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The crash that ruined a childhood in Malta

Stephen Chandler remembers his childhood years in Malta as a long, hot summer ended suddenly by the cruellest winter.

At least my dad has a grave I can visit. No other bodies were recovered so the other families don’t have anything

On January 15, 1953, his Royal Air Force navigator father Victor was on board an Avro Lancaster patrol plane that was following HMS Gambia on an anti-submarine exercise.

It was just before 5am, as it was travelling through a localised storm between Pantellaria and Sicily, that the Lancaster collided with a twin-engine Vickers Valetta that had departed from Luqa on what should have been a return flight to the UK.

“The Valetta was way off course,” Mr Chandler said.

All 15 passengers in the Valetta and seven crew members in the Lancaster were killed. Only Victor’s body was recovered. He was buried in Mtarfa Military Cemetery.

“They identified him by his ring,” Mr Chandler said.

Victor was 32 and his only son was 10. Now aged 70, Mr Chandler has returned to Malta many times over the years, but he thinks his age means his latest visit for the 60th anniversary of his father’s death will be his last.

“I was at school in St Andrews when it happened. The head teacher came into my class and said I had to go home with family friends,” Mr Chandler recalled.

“My mother was devastated. Those friends – the Cunliffes – had to represent her at the funeral. I didn’t go to it either because it wasn’t deemed appropriate for someone of my age.”

The Chandlers had arrived in Malta on April 1, 1951, and they left on February 1, 1953.

“All of a sudden we were back in England,” Mr Chandler said. Nevertheless, he has nothing but good memories of his time living on Xemxija hill.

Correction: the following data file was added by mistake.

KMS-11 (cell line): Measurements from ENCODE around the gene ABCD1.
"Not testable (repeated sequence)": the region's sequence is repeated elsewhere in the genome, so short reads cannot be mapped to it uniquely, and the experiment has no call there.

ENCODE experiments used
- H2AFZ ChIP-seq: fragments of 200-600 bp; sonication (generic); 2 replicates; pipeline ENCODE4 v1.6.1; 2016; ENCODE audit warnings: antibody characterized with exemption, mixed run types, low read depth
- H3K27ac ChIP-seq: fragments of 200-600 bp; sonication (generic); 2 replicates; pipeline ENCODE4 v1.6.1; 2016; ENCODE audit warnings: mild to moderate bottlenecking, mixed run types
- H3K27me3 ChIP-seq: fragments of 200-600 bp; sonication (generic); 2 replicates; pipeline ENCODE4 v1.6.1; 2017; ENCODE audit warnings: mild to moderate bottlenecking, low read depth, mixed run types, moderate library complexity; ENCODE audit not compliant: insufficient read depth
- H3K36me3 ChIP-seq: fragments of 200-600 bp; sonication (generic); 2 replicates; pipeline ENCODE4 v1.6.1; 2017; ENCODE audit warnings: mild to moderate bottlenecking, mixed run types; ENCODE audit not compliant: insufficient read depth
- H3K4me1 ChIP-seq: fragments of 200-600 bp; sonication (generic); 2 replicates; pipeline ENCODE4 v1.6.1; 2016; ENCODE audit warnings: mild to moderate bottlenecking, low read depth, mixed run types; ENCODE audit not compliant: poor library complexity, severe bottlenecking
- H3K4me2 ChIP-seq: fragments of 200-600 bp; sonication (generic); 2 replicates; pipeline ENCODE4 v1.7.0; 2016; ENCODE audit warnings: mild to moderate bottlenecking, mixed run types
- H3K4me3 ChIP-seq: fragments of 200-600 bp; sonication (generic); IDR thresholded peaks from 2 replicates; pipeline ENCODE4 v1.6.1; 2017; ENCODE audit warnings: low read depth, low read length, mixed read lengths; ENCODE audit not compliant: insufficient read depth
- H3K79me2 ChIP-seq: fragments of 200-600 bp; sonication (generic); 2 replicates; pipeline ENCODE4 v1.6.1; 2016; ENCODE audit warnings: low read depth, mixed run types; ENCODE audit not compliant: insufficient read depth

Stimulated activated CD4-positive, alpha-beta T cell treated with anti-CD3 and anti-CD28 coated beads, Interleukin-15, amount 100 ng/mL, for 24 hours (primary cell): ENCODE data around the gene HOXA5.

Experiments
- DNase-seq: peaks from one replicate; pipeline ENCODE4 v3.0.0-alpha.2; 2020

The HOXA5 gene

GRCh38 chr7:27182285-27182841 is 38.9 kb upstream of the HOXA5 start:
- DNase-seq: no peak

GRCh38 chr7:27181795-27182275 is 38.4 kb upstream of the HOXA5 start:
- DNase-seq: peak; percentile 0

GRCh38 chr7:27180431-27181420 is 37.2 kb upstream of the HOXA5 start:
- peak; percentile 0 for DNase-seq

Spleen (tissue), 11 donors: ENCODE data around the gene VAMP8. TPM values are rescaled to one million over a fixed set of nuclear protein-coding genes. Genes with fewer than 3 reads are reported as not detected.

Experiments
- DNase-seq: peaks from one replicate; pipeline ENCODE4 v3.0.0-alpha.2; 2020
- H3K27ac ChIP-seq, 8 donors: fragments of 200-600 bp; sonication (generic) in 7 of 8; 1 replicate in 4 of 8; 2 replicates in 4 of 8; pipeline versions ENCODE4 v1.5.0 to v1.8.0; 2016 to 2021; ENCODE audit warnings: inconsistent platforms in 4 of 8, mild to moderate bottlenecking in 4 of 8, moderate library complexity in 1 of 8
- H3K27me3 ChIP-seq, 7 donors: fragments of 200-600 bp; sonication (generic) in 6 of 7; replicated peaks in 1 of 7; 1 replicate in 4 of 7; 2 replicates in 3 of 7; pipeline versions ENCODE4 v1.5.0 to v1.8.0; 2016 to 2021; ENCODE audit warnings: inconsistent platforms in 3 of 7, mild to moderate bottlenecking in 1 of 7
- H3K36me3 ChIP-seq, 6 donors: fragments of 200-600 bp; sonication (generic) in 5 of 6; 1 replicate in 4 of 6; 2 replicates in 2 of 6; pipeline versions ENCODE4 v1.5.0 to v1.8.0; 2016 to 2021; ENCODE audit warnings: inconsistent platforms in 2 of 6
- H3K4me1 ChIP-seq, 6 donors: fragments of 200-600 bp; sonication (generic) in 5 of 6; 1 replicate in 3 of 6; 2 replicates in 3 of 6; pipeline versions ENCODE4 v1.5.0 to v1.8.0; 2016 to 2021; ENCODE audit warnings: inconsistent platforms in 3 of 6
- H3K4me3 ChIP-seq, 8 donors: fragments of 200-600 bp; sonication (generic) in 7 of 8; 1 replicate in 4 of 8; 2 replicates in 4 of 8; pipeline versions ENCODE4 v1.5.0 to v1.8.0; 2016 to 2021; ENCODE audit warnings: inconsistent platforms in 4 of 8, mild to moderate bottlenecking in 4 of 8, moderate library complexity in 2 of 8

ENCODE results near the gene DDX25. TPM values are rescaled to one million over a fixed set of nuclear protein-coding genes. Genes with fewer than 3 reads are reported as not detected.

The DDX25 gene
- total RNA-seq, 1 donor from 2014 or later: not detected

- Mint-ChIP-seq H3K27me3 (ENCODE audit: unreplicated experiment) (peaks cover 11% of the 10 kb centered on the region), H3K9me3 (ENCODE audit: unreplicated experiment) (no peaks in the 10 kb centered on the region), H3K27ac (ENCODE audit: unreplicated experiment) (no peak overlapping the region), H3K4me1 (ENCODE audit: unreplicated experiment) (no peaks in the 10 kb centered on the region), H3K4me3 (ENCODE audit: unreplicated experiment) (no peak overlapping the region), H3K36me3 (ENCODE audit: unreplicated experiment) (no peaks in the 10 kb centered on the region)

“I learnt to swim in St Paul’s Bay,” he remembered with a smile.

“Lots of things were still rationed back then. I remember Annie Grima, the storekeeper in St Paul’s Bay. She used to give us extra rations when she could. I kept in touch with her and her brother Carlo. He invited me to visit him and recover after I had a motorbike accident in the 1970s. But they’ve all died now.”

Indeed, Mr Chandler made many Maltese friends over the years and has only kind words for the Maltese.

“Until my dad died, all my memories of Malta were happy ones. The Maltese are so friendly.

“I was saying to my son: I’ve been all over the world and not a lot of people have fond memories of the British, but we seem to have a bond with the Maltese, particularly the older generation.”

Sadly for Mr Chandler, he had only just started getting to know his father when he died. Before that, his father was often abroad on duty, including stints in Palestine and Sri Lanka, then known as Ceylon.

“Our relationship was all too short,” Mr Chandler lamented.

Back in England, his mother, Dorothy Mary, had to go to work as a secretary while the RAF helped fund Mr Chandler through boarding school.

He went on to have two boys of his own and four grandchildren.

A former police constable in London, Mr Chandler was awarded an MBE by the Queen for his services to “the Old Bill” and his work with youths and disadvantaged children.

“I’ve had a good life really,” he said.

Eight years ago, he planted a tree of remembrance in England for all 26 victims of the plane collision that killed his father.

“At least my dad has a grave I can visit. No other bodies were recovered so the other families don’t have anything. That’s why I planted the tree for all of them.”

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